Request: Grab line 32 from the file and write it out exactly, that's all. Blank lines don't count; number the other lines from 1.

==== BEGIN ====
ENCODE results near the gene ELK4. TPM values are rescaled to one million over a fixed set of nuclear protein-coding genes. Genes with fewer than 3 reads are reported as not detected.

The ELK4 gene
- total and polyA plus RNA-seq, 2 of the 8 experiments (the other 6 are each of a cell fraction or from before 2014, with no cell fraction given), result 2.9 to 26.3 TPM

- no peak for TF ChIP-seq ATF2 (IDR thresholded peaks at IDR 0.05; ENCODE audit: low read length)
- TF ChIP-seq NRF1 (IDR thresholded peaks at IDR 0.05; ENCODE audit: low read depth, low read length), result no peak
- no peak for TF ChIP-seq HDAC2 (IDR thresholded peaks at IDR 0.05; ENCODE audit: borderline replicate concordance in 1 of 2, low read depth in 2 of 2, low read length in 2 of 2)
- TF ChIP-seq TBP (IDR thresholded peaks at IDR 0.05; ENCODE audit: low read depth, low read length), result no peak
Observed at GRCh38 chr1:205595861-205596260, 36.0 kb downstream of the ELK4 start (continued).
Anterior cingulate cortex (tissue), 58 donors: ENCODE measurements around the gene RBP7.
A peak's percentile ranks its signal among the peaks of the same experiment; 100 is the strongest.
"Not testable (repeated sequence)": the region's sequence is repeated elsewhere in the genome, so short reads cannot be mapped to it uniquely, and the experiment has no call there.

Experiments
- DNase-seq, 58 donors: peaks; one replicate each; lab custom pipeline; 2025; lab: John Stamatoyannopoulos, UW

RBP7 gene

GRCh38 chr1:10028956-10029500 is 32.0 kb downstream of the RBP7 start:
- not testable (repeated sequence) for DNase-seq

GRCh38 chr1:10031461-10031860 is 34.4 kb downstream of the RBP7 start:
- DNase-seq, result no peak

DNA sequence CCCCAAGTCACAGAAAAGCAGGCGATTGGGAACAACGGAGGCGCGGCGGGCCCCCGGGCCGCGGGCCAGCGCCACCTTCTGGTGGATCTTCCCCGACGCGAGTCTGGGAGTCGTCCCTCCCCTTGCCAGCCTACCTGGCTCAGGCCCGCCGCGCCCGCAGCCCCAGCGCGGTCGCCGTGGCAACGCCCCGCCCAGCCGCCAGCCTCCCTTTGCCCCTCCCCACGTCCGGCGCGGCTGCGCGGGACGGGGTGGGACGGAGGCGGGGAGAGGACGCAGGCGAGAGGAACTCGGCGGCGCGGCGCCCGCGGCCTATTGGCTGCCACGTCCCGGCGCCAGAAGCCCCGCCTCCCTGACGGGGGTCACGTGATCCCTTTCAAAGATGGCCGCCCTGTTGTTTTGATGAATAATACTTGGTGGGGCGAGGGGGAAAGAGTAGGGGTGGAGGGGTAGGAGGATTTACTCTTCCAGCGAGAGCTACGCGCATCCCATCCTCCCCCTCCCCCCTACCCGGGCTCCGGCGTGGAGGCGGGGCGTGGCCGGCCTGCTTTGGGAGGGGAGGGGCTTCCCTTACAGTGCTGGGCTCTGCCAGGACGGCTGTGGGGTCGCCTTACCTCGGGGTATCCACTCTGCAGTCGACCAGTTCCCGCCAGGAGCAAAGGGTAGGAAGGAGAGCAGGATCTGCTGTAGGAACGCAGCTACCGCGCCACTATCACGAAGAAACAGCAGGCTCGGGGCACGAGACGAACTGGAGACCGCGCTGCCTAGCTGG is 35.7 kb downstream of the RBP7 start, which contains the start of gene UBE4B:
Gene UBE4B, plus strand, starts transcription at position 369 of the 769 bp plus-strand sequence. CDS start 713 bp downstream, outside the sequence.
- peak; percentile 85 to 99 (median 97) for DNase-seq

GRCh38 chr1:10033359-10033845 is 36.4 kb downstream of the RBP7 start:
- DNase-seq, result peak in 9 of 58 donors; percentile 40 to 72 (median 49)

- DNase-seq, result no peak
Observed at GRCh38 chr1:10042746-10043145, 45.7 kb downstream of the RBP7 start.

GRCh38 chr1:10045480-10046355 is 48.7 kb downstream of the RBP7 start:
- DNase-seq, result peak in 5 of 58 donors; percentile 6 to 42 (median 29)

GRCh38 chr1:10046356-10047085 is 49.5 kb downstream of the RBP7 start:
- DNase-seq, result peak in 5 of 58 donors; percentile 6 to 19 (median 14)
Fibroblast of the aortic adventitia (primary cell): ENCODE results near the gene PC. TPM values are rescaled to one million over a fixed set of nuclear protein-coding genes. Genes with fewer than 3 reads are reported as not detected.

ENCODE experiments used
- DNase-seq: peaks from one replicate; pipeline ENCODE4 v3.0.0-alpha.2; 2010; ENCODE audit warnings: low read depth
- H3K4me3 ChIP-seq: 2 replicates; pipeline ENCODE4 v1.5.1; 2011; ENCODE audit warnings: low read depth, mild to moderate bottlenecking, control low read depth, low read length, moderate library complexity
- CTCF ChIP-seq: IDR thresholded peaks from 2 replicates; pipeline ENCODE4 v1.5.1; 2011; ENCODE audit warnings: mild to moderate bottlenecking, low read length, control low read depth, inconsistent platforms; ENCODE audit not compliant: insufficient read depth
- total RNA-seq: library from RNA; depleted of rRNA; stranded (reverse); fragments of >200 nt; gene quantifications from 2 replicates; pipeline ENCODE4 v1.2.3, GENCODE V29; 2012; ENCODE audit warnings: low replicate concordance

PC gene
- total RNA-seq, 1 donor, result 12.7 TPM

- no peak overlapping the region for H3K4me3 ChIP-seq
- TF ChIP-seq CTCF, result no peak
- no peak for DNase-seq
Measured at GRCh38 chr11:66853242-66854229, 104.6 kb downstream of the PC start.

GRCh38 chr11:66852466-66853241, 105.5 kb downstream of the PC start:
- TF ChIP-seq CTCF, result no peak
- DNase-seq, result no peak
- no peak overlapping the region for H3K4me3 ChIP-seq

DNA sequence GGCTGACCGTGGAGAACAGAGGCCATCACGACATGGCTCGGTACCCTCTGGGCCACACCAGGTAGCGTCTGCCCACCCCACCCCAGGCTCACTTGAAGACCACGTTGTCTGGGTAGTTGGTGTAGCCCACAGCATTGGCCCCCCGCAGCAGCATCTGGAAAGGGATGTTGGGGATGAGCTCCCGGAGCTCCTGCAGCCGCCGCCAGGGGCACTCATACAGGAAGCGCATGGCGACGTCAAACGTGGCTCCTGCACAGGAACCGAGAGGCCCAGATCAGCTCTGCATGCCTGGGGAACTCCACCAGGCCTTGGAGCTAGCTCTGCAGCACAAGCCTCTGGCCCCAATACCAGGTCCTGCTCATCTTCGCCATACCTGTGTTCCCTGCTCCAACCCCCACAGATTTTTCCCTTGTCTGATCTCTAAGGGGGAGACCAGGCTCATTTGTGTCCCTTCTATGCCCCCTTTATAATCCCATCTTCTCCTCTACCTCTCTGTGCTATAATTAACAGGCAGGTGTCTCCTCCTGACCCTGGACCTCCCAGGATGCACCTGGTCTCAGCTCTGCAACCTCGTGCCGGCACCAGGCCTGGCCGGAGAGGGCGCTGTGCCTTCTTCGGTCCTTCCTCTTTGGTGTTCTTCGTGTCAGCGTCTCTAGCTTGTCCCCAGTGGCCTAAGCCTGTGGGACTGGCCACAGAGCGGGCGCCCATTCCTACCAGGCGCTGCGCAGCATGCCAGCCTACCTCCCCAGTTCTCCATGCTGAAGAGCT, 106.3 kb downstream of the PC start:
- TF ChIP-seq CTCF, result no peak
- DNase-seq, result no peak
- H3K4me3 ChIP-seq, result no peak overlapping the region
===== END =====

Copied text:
- DNase-seq: peaks from one replicate; pipeline ENCODE4 v3.0.0-alpha.2; 2010; ENCODE audit warnings: low read depth